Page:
The Death of King Arthur: A New Verse Translation (Paperback)

The Death of King Arthur: A New Verse Translation Cover Image

The Death of King Arthur: A New Verse Translation (Paperback)

By Simon Armitage (Translated by)

$22.95


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“A new standard in the enterprise of bringing the past back into poetry.”—Tom Shippey, Wall Street Journal


First appearing around 1400, The Death of King Arthur is one of the most widely beloved and spectacularly alliterative poems penned in Middle English. While it is more than six centuries old, this magisterial new translation has finally given American readers the ability to experience the splendor and poignancy of the original. Echoing the lyrical passion that so distinguished Seamus Heaney’s Beowulf, Simon Armitage has produced a virtuosic translation of a timeless masterpiece, one that follows Arthur’s bloody conquests across Europe, all the way to his spectacular and even bloodier downfall. This unparalleled presentation of the greatest Arthurian tale promises to become the definitive edition for generations to come.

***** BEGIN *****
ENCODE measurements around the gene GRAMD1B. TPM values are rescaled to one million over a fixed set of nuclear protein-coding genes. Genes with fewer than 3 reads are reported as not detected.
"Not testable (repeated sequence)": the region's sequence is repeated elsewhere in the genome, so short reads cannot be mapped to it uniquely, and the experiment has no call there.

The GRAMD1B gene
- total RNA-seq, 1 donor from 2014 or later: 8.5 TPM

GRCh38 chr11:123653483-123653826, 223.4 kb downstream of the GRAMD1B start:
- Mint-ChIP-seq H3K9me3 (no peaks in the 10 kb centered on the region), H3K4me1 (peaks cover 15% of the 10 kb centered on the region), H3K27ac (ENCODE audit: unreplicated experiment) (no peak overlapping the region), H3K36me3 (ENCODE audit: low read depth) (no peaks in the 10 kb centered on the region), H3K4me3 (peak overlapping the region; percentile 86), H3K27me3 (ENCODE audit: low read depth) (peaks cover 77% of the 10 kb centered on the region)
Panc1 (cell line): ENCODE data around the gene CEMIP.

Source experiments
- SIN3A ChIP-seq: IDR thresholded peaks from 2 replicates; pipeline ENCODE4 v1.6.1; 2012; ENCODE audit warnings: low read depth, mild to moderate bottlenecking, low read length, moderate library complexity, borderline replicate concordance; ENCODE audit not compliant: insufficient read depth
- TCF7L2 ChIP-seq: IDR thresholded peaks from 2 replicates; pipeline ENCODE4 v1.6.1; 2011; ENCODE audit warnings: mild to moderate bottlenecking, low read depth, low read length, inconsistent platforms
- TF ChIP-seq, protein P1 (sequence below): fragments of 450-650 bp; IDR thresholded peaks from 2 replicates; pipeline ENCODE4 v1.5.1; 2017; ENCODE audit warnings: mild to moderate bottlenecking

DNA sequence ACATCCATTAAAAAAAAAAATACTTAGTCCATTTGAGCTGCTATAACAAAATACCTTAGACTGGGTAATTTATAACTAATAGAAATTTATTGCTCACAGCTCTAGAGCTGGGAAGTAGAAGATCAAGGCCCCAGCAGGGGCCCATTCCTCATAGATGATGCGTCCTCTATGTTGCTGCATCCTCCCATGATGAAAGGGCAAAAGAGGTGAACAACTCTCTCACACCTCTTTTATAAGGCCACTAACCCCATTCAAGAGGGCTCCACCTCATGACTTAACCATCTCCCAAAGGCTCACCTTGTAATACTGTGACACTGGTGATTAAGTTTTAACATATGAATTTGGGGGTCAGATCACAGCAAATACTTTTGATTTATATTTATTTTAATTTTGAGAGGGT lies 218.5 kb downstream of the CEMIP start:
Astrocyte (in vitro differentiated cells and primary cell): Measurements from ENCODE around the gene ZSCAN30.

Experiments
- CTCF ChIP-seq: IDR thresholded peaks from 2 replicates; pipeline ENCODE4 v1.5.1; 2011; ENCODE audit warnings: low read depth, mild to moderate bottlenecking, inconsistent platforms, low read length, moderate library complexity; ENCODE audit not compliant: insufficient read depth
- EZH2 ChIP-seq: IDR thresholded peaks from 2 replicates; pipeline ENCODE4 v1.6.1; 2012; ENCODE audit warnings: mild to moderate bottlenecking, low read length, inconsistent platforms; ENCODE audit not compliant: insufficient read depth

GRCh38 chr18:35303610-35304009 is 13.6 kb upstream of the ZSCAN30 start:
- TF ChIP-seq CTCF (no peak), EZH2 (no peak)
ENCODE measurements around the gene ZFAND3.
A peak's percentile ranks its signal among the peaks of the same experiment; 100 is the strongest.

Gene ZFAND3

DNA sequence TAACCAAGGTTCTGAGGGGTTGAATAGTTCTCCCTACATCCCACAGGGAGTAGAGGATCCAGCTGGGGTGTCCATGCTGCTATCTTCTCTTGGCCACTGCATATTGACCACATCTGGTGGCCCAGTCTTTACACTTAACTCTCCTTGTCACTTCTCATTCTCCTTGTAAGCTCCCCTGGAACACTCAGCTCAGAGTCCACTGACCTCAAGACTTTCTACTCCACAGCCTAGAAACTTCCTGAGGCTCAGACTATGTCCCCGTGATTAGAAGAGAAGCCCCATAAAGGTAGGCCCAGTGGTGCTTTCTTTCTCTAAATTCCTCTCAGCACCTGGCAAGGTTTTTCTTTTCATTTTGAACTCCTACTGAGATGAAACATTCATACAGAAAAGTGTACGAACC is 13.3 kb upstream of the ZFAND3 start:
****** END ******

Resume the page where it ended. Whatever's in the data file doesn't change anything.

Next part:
Simon Armitage is Professor of Poetry at the University of Leeds and from 2015 to 2019 served as the Oxford Professor of Poetry. He has published ten collections of poetry and is the author of four stage plays, over a dozen television films, a libretto, two novels, and three memoirs. His poetry has won numerous awards, including a Gregory Award, a Forward Prize, a Lannan Literary Award, and the Queen’s Gold Medal for Poetry. In 2019 he was appointed Poet Laureate of the United Kingdom.

Product Details ISBN: 9780393343533
ISBN-10: 0393343537
Publisher: W. W. Norton & Company
Publication Date: December 3rd, 2012
Pages: 304
Language: English
Invitingly ingenious and inventive.
— Jeremy Noel-Tod - Guardian

Armitage, on top form, renders [Arthur] expertly.
— Bill Greenwell - Independent

Armitage has triumphed. . . . The verse requires attention; but, once you are attuned to the alliterative structure, it’s as swift as the swish of a sword.
— David Blackburn - Spectator